Número:Vol. 19 Núm. 43 (2015): Enero - Marzo
Influence of the void ratio and the confining on the static liquefaction in slopes in shangi sand
Influencia de la relación de vacíos y el confinamiento en la licuación estática en taludes de arena de Changi
Andrade, J. E., Ramos, A., & Lizcano, A. (2013). Criterion for Flow Liquefaction Instability. Acta Geotechnica, 8(5), 525-535.
Been, K.& Jefferies, M. (1985). State Parameter for sands. International Journal of Rock Mechanics and Mining Sciences and Geomechanics Abstracts, 22(6), 198.
Chu, J., & Wanatowski, D. (2008). Instability Conditions of Loose Sand in Plane Strain. Journal of Geotechnical and Geoenvironmental Engineering, 134(1), 136-142.
Chu, J., Leroueil, S.& Leong, W. (2003). Unstable Behaviour of Sand and its Implications for Slope Instability. Canadian Geotechnical Journal, 40, 873-885.
Dafalias, Y., & Manzari, M. (2004). Simple Plasticity SandModel Accounting for Fabric Change Effects. Journal of Engineering Mechanics, 130(6), 622-633.
Darve, F.& Laouafa, F. (2000). Instabilities in Granular Materials and Application to Landslides. Mechanics of Cohesive-Frictional Materials, 5(8), 627-652.
Hyodo, M., Tanimizu, H., Yasufuku, N.& Murata, H. (1994). Undrained Cyclic and Monotonic Triaxial Behaviour of Saturated Loose Sand. Soils and Foundations, 34(1), 19-32.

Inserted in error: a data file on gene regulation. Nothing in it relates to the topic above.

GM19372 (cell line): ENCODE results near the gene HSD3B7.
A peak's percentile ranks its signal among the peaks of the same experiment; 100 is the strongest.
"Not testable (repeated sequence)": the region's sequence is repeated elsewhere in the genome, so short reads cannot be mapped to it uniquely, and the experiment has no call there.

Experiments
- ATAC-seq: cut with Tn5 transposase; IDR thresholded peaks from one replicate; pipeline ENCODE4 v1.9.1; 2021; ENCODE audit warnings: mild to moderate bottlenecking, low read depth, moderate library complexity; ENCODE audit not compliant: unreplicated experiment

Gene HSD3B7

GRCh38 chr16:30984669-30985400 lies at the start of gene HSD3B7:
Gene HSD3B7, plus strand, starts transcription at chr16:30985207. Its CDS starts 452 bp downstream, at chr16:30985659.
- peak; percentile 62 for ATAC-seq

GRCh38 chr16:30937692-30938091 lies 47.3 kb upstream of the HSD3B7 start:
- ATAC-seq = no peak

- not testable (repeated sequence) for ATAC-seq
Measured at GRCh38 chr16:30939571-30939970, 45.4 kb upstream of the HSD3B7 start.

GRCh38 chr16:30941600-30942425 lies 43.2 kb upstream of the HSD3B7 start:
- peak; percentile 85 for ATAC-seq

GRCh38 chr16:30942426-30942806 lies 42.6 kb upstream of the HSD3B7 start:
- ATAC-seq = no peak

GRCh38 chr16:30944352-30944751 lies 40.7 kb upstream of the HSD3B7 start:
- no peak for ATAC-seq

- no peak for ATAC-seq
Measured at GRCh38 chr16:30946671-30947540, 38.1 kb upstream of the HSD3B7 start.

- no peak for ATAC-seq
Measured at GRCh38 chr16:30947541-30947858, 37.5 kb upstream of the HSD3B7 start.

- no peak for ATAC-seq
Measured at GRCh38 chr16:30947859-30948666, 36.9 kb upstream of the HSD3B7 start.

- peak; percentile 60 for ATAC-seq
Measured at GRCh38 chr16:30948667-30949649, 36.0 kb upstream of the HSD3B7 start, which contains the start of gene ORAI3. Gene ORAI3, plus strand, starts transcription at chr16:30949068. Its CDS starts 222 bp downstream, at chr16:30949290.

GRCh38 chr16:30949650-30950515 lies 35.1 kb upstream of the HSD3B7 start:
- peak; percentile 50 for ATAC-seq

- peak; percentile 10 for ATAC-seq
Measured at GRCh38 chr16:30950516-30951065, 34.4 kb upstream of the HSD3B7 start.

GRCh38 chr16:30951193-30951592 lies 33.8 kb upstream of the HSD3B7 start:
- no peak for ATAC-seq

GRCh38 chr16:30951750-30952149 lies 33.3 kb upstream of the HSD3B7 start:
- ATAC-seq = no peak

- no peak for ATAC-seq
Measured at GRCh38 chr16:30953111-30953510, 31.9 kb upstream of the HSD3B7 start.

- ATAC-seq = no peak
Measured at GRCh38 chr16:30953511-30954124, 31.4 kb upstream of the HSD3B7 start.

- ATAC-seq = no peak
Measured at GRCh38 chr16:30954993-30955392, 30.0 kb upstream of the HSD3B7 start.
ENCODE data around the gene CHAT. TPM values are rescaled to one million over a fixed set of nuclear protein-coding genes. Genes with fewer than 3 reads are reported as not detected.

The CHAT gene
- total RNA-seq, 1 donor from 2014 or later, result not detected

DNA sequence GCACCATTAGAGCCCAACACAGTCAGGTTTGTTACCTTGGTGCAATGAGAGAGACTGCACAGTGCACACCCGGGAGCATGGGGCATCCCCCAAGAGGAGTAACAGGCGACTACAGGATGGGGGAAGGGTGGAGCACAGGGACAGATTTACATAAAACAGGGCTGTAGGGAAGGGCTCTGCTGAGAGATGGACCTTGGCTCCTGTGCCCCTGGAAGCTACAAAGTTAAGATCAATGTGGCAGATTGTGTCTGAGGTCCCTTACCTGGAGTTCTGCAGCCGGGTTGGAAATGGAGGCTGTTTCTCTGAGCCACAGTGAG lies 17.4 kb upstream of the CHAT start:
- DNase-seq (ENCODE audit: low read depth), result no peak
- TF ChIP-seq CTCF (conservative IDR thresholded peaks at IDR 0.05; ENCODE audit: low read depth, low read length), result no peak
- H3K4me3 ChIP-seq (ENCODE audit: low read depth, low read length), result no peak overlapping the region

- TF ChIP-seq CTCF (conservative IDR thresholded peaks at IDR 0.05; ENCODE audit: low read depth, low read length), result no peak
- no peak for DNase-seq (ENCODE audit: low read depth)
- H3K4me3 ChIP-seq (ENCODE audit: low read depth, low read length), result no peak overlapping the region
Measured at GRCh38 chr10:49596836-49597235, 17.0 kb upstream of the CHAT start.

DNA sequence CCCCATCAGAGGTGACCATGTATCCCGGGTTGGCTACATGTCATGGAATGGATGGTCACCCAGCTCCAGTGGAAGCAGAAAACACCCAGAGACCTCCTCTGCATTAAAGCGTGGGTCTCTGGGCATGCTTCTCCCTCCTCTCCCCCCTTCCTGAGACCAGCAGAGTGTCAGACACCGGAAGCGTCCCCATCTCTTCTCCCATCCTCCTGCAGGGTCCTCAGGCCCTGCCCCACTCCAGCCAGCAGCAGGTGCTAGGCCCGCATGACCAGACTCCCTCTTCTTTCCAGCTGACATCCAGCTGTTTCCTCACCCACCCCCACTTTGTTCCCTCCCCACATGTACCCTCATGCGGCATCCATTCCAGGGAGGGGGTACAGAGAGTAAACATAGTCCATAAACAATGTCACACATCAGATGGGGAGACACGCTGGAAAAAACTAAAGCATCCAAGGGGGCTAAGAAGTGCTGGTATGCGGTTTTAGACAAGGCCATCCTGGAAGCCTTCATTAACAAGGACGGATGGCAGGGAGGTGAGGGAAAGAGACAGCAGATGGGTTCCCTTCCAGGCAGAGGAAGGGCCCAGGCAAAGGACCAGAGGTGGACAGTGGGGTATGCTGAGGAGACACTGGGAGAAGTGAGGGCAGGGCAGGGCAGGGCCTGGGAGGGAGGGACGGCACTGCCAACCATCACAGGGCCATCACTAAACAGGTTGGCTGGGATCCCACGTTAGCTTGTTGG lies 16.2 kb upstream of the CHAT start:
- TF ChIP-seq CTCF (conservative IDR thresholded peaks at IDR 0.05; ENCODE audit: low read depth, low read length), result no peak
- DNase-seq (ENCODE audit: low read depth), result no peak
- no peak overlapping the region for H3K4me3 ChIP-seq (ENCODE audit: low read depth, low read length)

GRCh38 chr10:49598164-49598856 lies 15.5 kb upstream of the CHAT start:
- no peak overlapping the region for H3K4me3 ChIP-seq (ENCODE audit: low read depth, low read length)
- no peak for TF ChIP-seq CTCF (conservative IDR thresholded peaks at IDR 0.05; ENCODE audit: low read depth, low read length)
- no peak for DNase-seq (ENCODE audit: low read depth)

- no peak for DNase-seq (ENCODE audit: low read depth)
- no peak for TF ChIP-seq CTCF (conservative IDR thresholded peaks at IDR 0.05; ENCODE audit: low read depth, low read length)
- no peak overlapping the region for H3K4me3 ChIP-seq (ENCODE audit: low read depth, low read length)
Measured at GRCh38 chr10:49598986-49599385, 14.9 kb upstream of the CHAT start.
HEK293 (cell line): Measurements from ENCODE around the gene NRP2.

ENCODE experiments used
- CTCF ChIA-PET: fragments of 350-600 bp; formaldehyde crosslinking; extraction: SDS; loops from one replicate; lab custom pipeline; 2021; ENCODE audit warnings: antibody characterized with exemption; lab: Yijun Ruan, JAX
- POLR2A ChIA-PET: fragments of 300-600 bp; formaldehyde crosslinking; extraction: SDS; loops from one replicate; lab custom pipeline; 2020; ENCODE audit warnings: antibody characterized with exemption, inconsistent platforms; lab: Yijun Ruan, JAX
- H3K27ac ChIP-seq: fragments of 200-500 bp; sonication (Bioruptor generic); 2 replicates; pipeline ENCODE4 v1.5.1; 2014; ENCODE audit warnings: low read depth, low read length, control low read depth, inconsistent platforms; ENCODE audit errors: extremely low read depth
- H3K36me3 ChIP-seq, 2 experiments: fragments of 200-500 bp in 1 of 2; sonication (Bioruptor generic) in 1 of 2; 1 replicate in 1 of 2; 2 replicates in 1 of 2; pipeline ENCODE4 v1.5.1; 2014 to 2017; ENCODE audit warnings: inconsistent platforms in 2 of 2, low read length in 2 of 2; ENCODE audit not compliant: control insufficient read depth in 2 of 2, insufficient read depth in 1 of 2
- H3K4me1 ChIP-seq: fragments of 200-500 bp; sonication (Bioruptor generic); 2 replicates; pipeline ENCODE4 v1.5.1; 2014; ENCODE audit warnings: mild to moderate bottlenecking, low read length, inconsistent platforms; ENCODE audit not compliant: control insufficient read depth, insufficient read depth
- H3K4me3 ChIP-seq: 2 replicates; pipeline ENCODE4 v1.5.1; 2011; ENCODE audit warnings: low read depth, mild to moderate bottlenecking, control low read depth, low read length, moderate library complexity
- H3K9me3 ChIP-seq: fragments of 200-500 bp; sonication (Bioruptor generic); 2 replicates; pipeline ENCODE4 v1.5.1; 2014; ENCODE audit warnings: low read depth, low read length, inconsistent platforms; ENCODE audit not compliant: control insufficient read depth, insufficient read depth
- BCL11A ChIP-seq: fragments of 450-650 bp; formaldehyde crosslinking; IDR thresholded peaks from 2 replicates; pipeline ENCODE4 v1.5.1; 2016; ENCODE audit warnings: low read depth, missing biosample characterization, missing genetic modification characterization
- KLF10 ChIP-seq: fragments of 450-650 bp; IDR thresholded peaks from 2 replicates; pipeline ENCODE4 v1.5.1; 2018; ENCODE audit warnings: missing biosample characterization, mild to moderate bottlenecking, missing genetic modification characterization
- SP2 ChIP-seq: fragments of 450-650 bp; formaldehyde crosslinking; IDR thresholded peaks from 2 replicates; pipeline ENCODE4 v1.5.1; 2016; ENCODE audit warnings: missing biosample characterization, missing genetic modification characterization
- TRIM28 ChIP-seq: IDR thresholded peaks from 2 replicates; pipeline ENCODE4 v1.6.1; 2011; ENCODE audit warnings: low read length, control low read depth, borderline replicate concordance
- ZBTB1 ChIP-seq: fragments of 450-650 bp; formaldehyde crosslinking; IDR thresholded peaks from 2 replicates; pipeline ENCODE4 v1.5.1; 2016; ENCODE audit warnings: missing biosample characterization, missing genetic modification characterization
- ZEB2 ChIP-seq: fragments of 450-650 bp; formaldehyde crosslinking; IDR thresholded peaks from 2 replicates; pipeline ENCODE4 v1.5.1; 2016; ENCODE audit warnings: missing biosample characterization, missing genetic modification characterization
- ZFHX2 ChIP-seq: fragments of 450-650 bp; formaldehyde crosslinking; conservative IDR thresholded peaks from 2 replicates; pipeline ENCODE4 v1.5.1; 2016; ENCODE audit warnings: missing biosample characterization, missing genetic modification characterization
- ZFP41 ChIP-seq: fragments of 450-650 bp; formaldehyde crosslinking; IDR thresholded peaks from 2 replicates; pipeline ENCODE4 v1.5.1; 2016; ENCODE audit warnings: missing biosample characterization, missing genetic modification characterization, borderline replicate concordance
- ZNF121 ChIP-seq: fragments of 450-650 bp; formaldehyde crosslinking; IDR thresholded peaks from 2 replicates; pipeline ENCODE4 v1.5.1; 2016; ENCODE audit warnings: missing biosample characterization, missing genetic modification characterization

Lade, P. (1994). Instability and Liquefaction of Granular Materials.Computers and Geotechnics, 16(2), 123-151.
Leong, W., Chu, J., & Teh, I. (2000). Liquefaction and Instability of a Granular Fill.Geotechnical Testing Journal, 23(2), 178-192.
Manzari, M.,& Dafalias, Y. (1997). A Critical State Two-Surface PlasticityModel for Sands. Géotechnique, 47(2), 255-272.
Nova, R. (1994). Controllability of the Incremental Response of Soil Specimens Subjected to Arbitrary Loading Programs. Journal of the Mechanical Behavior of Materials, 5(2), 193-201.
Ramos, A., Andrade, J. E., & Lizcano, A. (2011). Numerical Simulations of the Instability Line.DYNA, 78(2), 24-30.
Schofield, C. (1968). Critical State Soil Mechanics.NuevaYork: McGraw-Hill.
Vaid, Y., & Chern, J. (1985). Cyclic and Monotonic Undrained Response of Saturated Sands.Advances in the Art of Testing Soils under Cyclic Conditions. ASCE, 120-147.
Wanatowski, D., & Chu, J. (2007). Static Liquefaction of Sand in Plane Strain. Canadian Geotechnical Journal, 44(3), 299-313.
Wood, M. (1994). Strain Softening and State Parameter for Sand Modelling. Géotechnique, 44(2), 335-339.
Youd, T., Idriss, I., Andrus, R., Arango, I., Castro, G., Stokoe, K.et al. (2001). Liquefaction Resistance of Soils: Summary Report from the NCEER and 1998 NCEER/NSF Workshop on Evaluation of Liquefaction Resistance of Soils. Journal of Geotechnical and Geoenvironmental Engineering, 127(10), 817-833.
Influence of the void ratio and the confining on the static liquefaction in slopes in changi sand
Influencia de la relación de vacíos y el confinamiento en la licuación estática en taludes de arena de Changi
Alfonso Mariano Ramos Cañon1
1Ingeniero civil, magíster en Geotecnia, doctor en Ingeniería, profesor asociado de la Pontificia Universidad Javeriana, Bogotá, Colombia. Contacto: firstname.lastname@example.org